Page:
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Rig for Silent Running, by Anthony Genualdi

Discussion in 'Military Books' started by ColHessler, Mar 19, 2016.

  1. ColHessler

    ColHessler Member

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    I told you when I joined that I'm a published author. One of my works is Rig For Silent Running. It's about an American WWII submarine commander named Dominic Tomassi. I follow him on patrols and on shore from Fremantle to Pearl Harbor from August, 1942 onwards. One of his missions is in dealing with a Japanese whaler converted to a tanker. Here's a sample of the book. The language is a little salty. It's on Kindle, Nook, and print-on-demand paperback. Enjoy.

    CHAPTER FIVE

    9 SEPTEMBER 1942

    After two days of lying low, the Eel now stood off of Singapore harbor. In the meantime, Tomassi and Van Wert looked through the Merchant Ship Recognition Manual to find one of the victims of the mines they’d laid in the Strait of Johore. It was a 6,000 ton freighter. Tomassi made note of it in the log, as if it were a torpedo sinking, and hoped to get credit for it.
    It was just about 09:00 on the morning of the 9th. Mr. Odom, the OOD, had just been relieved on periscope watch by Van Wert. Van Wert looked toward the harbor, which the Japanese had made bustling with traffic. In addition to the various patrols, merchant vessels of all kinds, large and small, were moving in and out of the harbor. Among them was a leviathan the Eel had seen before.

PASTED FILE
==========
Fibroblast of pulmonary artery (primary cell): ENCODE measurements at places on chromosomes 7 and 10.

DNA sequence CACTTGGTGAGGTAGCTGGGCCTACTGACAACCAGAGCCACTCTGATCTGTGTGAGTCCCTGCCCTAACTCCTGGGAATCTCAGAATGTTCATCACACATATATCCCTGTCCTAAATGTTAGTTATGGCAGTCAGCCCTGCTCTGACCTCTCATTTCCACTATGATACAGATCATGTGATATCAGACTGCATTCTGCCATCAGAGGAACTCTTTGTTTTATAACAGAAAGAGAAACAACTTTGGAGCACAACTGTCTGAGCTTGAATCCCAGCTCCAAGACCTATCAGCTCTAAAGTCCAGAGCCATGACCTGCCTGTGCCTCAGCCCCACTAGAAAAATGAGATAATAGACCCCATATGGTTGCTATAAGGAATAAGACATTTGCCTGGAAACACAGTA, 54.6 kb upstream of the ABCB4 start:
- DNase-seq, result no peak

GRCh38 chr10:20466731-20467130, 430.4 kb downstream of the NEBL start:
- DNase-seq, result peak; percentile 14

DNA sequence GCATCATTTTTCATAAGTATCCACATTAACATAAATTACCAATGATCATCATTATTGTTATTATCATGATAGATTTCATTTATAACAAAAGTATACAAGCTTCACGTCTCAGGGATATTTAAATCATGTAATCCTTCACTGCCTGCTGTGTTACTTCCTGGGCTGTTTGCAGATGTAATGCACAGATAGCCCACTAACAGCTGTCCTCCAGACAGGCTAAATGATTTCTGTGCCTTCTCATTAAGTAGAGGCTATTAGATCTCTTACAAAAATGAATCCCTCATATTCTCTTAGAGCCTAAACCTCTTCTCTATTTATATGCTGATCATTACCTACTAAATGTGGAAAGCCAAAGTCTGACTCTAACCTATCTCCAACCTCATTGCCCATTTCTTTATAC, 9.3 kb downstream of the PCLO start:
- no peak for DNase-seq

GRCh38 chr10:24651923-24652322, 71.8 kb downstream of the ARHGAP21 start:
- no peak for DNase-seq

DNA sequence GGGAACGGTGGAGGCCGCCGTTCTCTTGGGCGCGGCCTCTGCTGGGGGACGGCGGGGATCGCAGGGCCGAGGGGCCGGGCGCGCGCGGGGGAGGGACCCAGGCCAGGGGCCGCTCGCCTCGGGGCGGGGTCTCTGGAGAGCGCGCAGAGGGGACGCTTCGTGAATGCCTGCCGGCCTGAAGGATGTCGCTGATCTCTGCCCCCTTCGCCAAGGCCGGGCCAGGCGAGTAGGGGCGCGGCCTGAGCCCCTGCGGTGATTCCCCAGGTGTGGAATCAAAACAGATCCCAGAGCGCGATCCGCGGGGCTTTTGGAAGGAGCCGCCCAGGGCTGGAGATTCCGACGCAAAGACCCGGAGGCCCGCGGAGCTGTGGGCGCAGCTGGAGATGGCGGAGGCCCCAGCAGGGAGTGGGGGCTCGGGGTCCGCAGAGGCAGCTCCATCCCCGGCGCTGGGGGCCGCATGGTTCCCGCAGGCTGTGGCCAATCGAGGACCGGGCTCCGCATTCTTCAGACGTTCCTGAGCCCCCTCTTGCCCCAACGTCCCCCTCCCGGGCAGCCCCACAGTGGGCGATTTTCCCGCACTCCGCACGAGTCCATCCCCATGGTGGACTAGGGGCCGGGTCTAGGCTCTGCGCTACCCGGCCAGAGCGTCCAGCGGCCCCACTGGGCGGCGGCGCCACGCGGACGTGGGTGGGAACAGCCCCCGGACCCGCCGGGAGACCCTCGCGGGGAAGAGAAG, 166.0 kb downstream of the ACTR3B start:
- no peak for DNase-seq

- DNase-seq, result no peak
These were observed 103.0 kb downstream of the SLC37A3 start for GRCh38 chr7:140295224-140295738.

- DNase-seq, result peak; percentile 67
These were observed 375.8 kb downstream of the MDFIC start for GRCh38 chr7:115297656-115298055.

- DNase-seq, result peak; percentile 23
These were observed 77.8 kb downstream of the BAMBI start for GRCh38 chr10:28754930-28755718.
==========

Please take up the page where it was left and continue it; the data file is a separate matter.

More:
Van Wert looked off to the starboard side when he saw her. His jaw just about hit the deck. “Mr. Odom, sound general quarters.”
    “Aye, aye, sir,” Odom replied and pushed the button for the general alarm, also known as “The Bells of St. Mary’s,” since it’s steady bong-bong-bong sound was rather like church bells. Odom also called over the squawk box, “Captain to the conning tower. Captain to the conning tower.”
    Tomassi tumbled out of his sack and slipped on his sandals. He rushed back to the control room and clambered up the ladder. The talker was just telling Van Wert, “Forward torpedo room, manned and ready.”
    The alarm was just stopping when Tomassi asked, “What have you got, Van?”
    “Skipper, just look.” Van Wert stepped aside and Tomassi stepped up to the periscope.
    Tomassi didn’t need any manual to tell him the ship that was steaming along a few thousand yards away. Her image had been burned into his brain over a month ago. She was over five hundred feet long, with a superstructure near the bow, cranes amidships and two smokestacks, side-by-side, near the stern.
    It was her. Luzon Maru #4.
    “Oh, my Lord,” Tomassi exclaimed. He looked to Van Wert. “It’s really her!”
    Van Wert nodded, “I know, skipper.”
    Tomassi pointed to the far side of the periscope, indicating Van Wert should call the bearing and range to the fire control party. Van Wert stepped over.
    Tomassi made the call, “Bearing, MARK.”
    “Zero-eight-zero.”
    “Range, MARK.”
    “Five-five-double-oh.”
    “Angle on the bow, one-hundred-twenty port. Estimate target speed, ten knots. Set torpedoes to five feet. Gyro angle fifteen right.”